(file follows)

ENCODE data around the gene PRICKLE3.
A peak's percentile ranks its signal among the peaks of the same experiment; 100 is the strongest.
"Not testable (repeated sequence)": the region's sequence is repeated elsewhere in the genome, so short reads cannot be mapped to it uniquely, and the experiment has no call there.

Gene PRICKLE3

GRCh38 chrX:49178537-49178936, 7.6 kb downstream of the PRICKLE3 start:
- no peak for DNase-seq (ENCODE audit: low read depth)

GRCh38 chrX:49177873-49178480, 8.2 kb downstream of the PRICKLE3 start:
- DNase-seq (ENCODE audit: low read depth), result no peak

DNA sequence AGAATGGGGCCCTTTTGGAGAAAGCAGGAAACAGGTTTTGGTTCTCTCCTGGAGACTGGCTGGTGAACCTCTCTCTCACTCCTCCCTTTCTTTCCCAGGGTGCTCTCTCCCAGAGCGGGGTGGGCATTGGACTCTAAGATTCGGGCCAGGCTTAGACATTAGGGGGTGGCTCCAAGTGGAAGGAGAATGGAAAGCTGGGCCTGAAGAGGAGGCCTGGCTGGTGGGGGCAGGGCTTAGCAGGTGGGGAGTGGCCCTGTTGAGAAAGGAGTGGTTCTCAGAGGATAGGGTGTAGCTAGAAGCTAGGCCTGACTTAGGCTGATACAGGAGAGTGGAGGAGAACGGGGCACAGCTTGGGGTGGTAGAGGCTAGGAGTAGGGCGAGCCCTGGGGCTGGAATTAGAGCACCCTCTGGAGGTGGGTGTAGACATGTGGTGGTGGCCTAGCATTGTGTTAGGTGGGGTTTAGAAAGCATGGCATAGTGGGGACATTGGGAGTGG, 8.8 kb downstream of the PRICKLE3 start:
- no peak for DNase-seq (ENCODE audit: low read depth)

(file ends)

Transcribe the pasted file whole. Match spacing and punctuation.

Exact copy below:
ENCODE data around the gene PRICKLE3.
A peak's percentile ranks its signal among the peaks of the same experiment; 100 is the strongest.
"Not testable (repeated sequence)": the region's sequence is repeated elsewhere in the genome, so short reads cannot be mapped to it uniquely, and the experiment has no call there.

Gene PRICKLE3

GRCh38 chrX:49178537-49178936, 7.6 kb downstream of the PRICKLE3 start:
- no peak for DNase-seq (ENCODE audit: low read depth)

GRCh38 chrX:49177873-49178480, 8.2 kb downstream of the PRICKLE3 start:
- DNase-seq (ENCODE audit: low read depth), result no peak

DNA sequence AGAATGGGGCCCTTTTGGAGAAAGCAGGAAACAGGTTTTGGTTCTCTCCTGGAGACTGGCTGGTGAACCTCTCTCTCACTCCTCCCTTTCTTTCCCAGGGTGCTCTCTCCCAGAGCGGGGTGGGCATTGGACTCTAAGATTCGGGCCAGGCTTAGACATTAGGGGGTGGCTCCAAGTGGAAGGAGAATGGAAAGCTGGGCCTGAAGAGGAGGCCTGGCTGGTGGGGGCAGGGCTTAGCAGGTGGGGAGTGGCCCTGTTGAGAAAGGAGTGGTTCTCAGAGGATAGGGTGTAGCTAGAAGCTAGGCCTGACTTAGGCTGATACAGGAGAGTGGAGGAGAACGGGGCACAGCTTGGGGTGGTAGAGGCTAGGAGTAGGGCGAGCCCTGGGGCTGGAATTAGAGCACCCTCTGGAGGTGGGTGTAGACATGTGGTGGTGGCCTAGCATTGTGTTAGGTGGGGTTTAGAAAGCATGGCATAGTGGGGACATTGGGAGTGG, 8.8 kb downstream of the PRICKLE3 start:
- no peak for DNase-seq (ENCODE audit: low read depth)